Via Microsoft ConnectAlmost three months after an early Build of Microsoft’s next-generation home server operating system was leaked in the wild, the company released the first official development milestone for testing. Windows Home Server codename Vail public Beta is now available for download from Microsoft Connect. At the time of this article, Microsoft Connect was experiencing problems and, as such, signing in and accessing the Windows Home Server codename Vail Beta bits was not possible. However, the first public testing release of WHS is live on Connect, which allows interested testers with a valid Windows Live ID to grab the bits and start test-driving.
“So what’s new and exciting in this next version? Although we’re still in the midst of development work (and things may change), we can say that Vail includes feature improvements in four key areas: extending media streaming outside the home or office; multi-PC backup and restore; simplified setup and user experience; expanded development and customization tools for partners,” Dave Berkowitz, senior communications manager, revealed.
Microsoft has even provided a video, embedded at the bottom of this article, demonstrating the new features introduced in codename Vail. Berkowitz underlined that, with the upcoming version of Windows Home Server, the OS was being transitioned to a new underlying server platform. Essentially, codename Vail is designed exclusively as a 64-bit OS. In this context, early adopters should deploy the bits only on x64 CPUs, and not on 32-bit PCs. However, at the same time, Microsoft is telling testers not to deploy the Beta on old 64-bit Windows Home Server systems if they don’t want to run into incompatibility issues.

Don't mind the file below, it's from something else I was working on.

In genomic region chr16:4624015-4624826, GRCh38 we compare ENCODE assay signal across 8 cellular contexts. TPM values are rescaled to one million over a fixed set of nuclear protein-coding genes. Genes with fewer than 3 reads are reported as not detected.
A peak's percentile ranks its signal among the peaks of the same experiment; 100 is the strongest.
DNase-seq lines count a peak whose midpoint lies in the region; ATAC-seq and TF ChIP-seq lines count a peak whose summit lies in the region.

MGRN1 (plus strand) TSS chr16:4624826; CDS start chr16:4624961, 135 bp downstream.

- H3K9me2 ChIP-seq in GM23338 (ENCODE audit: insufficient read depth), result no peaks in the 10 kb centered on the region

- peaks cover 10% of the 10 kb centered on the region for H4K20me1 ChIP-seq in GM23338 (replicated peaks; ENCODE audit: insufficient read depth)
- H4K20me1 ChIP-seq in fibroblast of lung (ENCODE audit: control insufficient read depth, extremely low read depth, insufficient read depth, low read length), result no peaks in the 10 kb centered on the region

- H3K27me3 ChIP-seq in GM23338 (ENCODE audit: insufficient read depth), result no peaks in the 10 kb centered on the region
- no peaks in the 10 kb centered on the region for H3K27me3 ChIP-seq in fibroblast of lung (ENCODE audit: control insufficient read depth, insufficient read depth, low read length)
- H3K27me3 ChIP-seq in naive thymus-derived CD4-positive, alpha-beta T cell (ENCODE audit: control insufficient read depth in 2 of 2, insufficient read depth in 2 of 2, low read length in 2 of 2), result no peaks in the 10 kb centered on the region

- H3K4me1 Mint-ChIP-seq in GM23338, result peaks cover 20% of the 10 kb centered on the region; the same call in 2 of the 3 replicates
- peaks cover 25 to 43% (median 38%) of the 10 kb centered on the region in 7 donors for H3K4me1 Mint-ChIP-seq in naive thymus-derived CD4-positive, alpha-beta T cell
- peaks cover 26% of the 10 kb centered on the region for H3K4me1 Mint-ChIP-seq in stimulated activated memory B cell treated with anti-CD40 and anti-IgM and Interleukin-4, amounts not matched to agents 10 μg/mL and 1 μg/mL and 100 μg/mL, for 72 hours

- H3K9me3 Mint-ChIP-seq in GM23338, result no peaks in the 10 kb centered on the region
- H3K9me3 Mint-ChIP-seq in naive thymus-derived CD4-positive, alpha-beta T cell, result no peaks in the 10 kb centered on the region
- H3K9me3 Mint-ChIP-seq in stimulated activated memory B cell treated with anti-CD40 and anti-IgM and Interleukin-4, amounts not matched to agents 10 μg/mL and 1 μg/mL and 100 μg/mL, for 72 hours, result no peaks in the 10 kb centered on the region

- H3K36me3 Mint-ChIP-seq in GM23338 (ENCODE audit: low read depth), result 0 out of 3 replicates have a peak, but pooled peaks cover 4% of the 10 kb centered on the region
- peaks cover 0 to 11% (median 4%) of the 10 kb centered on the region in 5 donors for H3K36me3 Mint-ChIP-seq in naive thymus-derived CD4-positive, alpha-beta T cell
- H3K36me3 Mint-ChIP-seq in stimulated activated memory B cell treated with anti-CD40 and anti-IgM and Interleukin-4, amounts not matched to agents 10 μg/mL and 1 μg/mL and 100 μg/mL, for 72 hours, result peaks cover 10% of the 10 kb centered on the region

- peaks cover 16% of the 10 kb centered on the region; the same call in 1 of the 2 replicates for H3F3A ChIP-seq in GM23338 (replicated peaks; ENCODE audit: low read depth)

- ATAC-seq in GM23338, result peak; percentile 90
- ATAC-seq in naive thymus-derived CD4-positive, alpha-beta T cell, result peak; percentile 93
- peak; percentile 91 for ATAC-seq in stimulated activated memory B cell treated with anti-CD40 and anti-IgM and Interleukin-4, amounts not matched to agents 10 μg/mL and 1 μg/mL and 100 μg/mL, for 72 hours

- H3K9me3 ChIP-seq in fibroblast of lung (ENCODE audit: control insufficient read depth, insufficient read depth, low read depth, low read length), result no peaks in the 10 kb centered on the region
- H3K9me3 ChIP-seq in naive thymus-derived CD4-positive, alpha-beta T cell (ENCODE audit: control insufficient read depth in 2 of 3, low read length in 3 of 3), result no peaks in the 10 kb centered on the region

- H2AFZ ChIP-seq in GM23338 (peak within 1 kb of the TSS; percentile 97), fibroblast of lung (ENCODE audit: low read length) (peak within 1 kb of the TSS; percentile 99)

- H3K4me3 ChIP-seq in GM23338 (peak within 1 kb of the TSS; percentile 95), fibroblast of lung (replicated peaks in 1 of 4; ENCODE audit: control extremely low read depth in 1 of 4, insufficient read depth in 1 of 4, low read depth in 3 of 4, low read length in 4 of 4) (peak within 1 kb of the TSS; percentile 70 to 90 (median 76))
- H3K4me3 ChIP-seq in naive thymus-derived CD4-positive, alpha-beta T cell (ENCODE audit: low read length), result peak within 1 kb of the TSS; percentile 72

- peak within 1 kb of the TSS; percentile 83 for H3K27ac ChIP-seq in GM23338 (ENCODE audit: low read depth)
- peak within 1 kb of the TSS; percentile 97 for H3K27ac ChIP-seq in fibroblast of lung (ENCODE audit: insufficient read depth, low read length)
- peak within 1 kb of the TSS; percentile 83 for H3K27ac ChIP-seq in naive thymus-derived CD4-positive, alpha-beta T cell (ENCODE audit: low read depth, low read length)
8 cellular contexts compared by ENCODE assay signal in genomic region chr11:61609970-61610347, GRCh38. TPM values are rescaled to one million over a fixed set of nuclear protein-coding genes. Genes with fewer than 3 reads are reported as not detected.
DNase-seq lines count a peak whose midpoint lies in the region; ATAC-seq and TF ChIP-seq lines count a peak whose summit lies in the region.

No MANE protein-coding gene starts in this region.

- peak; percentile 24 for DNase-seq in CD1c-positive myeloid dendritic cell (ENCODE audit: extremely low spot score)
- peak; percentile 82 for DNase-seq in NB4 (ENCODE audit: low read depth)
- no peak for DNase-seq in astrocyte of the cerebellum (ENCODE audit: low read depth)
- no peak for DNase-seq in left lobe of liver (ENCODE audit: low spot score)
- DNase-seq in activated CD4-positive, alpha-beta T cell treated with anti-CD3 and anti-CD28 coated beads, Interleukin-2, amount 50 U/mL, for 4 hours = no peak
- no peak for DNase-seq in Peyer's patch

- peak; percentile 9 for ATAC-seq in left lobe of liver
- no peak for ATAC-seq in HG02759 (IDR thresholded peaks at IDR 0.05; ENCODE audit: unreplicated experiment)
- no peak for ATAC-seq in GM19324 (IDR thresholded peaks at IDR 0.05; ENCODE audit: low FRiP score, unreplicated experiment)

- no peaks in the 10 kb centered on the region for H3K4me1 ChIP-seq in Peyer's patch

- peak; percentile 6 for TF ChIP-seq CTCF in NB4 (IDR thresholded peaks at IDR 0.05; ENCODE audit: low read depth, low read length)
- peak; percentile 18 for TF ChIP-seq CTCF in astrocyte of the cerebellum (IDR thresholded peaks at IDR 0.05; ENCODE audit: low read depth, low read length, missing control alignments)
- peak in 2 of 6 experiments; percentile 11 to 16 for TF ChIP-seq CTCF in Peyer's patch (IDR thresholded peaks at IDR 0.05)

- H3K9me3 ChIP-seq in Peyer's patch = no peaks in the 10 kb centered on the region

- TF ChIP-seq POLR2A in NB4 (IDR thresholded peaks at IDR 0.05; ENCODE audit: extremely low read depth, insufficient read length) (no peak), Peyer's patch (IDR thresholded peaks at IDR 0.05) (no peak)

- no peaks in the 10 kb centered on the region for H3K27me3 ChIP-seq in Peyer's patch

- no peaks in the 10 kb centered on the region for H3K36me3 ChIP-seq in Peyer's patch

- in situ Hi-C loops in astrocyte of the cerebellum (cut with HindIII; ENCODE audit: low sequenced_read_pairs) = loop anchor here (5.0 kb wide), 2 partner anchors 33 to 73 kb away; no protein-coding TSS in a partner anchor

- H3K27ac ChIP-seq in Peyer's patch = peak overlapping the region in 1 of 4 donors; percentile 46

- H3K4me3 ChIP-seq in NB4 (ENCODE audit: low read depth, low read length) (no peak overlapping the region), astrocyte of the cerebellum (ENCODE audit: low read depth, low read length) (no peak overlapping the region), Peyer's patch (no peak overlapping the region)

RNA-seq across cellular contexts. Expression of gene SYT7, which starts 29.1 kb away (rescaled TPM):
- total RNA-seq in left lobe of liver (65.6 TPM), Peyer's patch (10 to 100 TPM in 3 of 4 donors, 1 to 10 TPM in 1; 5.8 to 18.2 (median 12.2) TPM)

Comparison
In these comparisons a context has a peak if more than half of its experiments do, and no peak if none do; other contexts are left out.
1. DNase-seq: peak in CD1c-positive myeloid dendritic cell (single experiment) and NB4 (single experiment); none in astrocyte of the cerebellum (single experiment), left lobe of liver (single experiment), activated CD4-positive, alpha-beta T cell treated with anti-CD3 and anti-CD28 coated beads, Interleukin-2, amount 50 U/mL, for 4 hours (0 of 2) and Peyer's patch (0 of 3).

“Since it is still in ‘beta,’ please install the Vail code on a secondary computer as opposed to existing Windows Home Server v1 OEM systems (not even 64-bit systems) If you do install the beta on an existing system, you may experience a number of problems, including the inability to run WHS v1 add-in applications (even those provided by OEMs). Installing on a secondary machine will help ensure the best possible user experience, and we would like your feedback on what this scenario is like. Installation of the Vail OS on a PC will also require users to wipe all data from that PC or device,” Berkowitz added.
Users that have a computer with at least a 1.4 GHz x64 CPU, 1 GB of RAM, and a 160 GB hard drive to spare are encouraged to download the Beta and start testing. For developers, Microsoft has even provided an SDK, allowing them to build on top of the home server OS.
“So after you check out all of the great features in this public beta, you’ll probably want to know when the final version of Vail is going to ship. We’re not ready to discuss delivery dates yet. We want to ship the best possible product, and as that old commercial went (sort of), ‘we will ship no Windows Home Server before it’s time’,” Berkowitz added.